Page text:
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Objective: The present study assessed the correlation between maxillomandibular alveolar bone density and systemic bone mineral density (BMD). 

Methods: Dual-energy X-ray absorptiometry of the anterior and posterior maxillomandibular alveolar bone, of the standard sites for the measurement of BMD (lumbar spine and femur) and the third cervical vertebra was performed on 23 middle-aged women. Periapical radiographs were also obtained, with an aluminum step-wedge as reference for the digital reading of apical bone density of the upper incisors.

Results: Spearman?s correlations coefficients revealed that density in the apical region was correlated with that of the femoral neck (r = 0.433; p < 0.05); BMDs of the posterior regions of the mandible and maxilla were significantly correlated with that of the cervical vertebra (r = 0.554, p ? 0.01 and r = 0.423, p ? 0.05, respectively); and the anterior maxilla was correlated with the posterior mandible (r = 0.488, p ? 0.05).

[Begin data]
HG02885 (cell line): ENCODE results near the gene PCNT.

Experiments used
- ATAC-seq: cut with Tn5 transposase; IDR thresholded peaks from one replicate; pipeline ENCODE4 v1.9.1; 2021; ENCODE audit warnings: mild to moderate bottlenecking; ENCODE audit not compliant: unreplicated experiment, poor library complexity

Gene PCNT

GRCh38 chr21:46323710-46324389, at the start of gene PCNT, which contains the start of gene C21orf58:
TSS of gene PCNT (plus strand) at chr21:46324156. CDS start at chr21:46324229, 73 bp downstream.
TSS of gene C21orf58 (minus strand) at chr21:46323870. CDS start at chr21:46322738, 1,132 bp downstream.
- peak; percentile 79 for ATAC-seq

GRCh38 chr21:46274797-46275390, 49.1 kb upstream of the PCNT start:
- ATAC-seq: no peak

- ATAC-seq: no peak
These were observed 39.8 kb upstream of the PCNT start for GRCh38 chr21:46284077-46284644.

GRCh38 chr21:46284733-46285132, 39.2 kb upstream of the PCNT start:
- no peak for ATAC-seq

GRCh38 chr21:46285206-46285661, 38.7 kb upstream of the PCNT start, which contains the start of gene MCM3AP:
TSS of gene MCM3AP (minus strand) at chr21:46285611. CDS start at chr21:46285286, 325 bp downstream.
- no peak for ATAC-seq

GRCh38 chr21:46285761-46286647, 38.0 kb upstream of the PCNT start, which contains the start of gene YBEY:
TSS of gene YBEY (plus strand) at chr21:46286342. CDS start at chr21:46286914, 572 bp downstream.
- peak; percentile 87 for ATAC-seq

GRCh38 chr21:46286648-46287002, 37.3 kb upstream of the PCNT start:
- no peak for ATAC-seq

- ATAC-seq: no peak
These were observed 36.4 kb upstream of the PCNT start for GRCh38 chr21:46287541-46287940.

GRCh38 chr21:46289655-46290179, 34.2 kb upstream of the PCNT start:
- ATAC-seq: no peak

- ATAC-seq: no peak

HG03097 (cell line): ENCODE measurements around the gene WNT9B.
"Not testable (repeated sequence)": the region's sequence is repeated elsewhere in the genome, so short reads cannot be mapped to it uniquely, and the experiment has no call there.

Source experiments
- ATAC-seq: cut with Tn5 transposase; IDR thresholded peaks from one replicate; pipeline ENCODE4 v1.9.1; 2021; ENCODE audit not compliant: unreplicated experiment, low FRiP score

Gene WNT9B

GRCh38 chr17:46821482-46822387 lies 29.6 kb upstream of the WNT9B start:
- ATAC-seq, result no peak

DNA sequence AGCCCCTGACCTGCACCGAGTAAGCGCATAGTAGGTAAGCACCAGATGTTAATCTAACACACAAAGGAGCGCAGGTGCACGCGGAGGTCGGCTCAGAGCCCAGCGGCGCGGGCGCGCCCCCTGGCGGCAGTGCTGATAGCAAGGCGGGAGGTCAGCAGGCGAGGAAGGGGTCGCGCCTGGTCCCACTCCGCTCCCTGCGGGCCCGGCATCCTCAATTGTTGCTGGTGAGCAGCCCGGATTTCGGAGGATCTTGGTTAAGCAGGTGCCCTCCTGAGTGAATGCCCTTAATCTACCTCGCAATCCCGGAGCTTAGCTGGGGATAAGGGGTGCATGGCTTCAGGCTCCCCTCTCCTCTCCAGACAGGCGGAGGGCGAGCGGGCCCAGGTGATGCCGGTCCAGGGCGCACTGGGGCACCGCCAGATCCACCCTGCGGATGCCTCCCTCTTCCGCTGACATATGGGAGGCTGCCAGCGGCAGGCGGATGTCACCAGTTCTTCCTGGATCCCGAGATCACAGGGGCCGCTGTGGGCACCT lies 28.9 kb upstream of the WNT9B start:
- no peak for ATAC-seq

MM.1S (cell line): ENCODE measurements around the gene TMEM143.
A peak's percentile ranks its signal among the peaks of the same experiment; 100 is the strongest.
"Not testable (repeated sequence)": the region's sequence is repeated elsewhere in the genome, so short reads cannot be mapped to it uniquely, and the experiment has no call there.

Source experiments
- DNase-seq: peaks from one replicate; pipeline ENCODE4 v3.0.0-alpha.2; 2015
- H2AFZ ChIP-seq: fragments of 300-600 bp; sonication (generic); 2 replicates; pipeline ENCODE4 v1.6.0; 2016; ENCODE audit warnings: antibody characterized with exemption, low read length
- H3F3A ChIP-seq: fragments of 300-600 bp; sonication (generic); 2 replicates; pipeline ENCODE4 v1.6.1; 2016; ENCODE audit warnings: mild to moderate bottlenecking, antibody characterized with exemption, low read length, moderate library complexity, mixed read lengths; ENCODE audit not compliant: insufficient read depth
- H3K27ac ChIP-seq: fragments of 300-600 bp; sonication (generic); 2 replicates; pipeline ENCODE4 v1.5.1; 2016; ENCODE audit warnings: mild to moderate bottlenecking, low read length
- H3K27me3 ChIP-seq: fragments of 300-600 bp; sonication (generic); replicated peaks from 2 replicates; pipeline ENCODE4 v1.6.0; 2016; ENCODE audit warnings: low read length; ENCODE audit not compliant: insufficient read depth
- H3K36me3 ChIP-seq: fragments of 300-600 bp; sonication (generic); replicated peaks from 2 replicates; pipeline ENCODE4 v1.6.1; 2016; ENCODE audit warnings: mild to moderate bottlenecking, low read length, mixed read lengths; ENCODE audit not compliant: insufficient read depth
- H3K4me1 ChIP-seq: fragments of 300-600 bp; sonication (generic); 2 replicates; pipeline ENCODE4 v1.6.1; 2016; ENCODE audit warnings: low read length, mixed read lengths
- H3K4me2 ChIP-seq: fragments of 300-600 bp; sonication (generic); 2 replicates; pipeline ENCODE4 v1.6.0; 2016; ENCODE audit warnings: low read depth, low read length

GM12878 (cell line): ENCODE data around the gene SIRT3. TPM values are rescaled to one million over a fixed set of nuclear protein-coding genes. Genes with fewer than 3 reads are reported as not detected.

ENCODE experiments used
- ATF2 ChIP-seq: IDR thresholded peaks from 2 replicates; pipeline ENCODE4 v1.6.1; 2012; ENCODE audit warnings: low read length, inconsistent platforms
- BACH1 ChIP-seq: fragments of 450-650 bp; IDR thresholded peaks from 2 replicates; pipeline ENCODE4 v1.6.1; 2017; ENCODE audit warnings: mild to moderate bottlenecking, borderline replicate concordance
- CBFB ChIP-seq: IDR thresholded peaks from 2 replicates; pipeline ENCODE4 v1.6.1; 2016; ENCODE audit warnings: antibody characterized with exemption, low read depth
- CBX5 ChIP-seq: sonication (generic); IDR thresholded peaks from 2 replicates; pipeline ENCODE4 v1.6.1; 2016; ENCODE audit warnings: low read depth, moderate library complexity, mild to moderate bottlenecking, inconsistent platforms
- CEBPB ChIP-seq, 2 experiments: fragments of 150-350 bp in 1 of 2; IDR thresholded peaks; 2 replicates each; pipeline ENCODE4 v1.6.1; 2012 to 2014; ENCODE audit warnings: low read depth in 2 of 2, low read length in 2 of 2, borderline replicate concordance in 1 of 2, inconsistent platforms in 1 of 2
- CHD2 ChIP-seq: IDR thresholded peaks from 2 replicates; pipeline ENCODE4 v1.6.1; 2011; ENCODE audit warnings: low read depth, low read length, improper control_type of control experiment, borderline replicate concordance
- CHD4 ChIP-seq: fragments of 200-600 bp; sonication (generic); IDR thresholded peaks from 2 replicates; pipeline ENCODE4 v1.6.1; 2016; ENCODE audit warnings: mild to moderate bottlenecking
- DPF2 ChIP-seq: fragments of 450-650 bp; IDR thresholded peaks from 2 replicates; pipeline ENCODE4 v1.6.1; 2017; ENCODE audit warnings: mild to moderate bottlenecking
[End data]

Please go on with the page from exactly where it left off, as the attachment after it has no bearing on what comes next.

Conclusion: Bone density of the maxillary alveolar bone was significantly correlated with that of the femoral neck. Among the bone densities of the alveolar regions, only the anterior maxilla and the posterior mandible were significantly correlated. The findings suggested that bone densitometry might be individually and locally evaluated. 

Horizontal and vertical maxillary osteotomy stability, in cleft lip and palate patients, using allogeneic bone graft

Orthognathic surgery. Oral surgery. Bone grafting.